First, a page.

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An employee brought claims under provisions of the Idaho Human Rights Act, claiming: (1) the employer unlawfully discriminated against him based on race. He also alleged (2) breach of employment contract and the implied covenant of good faith. Furthermore, the employee (3) sought to disqualify the trial judge for cause based upon perceived bias. The district court denied the employee’s disqualification motion and granted summary judgment for the employer on all of the employee’s claims. Finding no reversible error, the Idaho Supreme Court affirmed judgment entered in favor of the employer. View "Mendez v. University Health Svcs BSU" on Justia Law

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In 1992, Todd Rich was indicted for felony rape, allegedly committed between November 1991 and January 1992; he pled guilty on August 19, 1992; and on October 23, 1992, the district court sentenced him to six years in the custody of the Idaho Board of Correction. The district court retained jurisdiction for 120 days, and ultimately suspended the remainder of Rich’s sentence and placed him on probation. Rich successfully completed his probation on or about March 2, 2004. The following day, Rich filed a motion asking the district court in his criminal case for relief pursuant to Idaho Code section 19-2604(2), which was granted. The district court reduced Rich’s charge to a misdemeanor. The order reducing the charge stated that “the Judgment is hereby deemed a misdemeanor conviction, thereby restoring [Rich] to his civil rights.” At some point, Rich moved to Pennsylvania. He apparently applied for permission to possess a firearm in Pennsylvania. His request was denied by an administrative law judge who ordered: “It appearing that under Idaho law, I.C. 18-310(2), final discharge for a conviction of rape does not restore the right to ship, transport, possess or receive a firearm, the determination of the Pennsylvania State Police that Todd Rich is prohibited under the Uniform Firearms Act, 18 Pa. C.S. 6101 et seq., is upheld.” Rich filed this action seeking a declaratory judgment that he “may lawfully purchase, own, possess or have under his custody or control a firearm under the laws of the State of Idaho.” The State responded by contending that Rich had no standing to seek such relief. The district court dismissed the case on two alternative grounds: (1) Rich did not have standing because no real, substantial, and concrete controversy then existed; and (2) “Idaho Code 18-310(3) provides the mechanism for the restoration of civil rights is through application to the commission of pardons and parole, not through the District Court.” The district court entered a judgment dismissing this action with prejudice. Finding no reversible error, the Idaho Supreme Court affirmed. View "Rich v. Idaho" on Justia Law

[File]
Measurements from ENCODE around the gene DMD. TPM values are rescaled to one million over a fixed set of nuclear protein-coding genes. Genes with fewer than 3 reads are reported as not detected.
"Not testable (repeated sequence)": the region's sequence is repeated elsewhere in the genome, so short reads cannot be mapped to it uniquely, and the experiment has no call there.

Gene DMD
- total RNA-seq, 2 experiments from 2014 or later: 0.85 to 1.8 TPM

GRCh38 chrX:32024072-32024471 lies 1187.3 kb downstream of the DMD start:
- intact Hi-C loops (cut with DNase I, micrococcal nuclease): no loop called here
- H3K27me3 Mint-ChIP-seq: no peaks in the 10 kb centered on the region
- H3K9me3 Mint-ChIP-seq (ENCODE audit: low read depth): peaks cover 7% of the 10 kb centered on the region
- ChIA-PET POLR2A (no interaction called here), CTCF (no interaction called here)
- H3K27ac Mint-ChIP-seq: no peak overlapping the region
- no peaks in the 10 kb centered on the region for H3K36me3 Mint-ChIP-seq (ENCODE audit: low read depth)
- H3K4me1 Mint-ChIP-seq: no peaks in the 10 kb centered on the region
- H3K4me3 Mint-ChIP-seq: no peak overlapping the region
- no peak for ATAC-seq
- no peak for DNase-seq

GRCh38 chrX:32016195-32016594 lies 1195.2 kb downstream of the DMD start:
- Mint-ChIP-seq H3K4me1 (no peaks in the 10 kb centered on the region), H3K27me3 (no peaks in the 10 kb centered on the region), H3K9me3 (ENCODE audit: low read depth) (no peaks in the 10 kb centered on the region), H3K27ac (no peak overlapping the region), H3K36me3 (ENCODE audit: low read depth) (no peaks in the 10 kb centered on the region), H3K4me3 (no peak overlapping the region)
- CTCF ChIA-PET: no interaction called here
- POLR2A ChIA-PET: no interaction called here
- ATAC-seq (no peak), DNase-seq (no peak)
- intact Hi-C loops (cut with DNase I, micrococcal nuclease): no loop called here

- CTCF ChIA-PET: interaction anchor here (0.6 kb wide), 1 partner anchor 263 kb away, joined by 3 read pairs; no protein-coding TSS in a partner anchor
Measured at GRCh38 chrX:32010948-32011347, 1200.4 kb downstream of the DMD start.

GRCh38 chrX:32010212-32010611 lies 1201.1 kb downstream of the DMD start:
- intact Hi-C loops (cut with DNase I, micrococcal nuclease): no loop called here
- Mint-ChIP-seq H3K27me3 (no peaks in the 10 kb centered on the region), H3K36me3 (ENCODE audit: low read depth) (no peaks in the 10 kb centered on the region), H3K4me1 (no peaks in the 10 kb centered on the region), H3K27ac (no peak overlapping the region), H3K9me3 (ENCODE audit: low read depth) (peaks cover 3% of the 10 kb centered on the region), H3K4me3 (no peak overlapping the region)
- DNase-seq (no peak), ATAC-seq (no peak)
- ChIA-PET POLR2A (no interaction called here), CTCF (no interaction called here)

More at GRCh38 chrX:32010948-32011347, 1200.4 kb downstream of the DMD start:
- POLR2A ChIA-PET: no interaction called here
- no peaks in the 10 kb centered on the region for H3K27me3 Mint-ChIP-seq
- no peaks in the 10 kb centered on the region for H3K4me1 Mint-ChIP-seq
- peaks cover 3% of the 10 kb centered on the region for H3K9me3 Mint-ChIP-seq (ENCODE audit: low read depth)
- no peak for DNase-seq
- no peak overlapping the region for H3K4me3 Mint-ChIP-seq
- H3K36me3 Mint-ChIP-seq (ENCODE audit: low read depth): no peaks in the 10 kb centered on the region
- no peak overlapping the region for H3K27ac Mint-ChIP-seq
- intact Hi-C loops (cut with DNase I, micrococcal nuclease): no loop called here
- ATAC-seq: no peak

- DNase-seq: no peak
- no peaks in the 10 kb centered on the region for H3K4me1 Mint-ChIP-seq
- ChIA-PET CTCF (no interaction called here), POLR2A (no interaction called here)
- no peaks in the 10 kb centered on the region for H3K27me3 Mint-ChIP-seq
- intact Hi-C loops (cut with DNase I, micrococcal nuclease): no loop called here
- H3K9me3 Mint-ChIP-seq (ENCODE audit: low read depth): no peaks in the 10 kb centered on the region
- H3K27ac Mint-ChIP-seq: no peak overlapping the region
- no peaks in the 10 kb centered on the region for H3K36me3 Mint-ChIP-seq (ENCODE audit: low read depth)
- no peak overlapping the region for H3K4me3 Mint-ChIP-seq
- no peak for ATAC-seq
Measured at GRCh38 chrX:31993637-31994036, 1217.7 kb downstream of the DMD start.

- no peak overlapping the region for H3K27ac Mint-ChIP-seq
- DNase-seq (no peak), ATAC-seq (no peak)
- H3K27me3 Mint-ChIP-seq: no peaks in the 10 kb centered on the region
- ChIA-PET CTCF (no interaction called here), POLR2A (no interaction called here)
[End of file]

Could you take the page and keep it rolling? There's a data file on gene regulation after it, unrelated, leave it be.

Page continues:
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This appeal arose from the termination of Jeffry Black, the former Executive Director of the Idaho Peace Officer Standards and Training Council (POST). Black asserted that the Idaho State Police (ISP) violated two provisions of the Idaho Protection of Public Employees Act ("the "Whistleblower Act") when it terminated him. The district court granted summary judgment in favor of ISP, holding that Black failed to engage in activity protected under the Act. Black appealed the district court's decision to the Supreme Court. Finding no reversible error, the Supreme Court affirmed. View "Black v. Idaho State Police" on Justia Law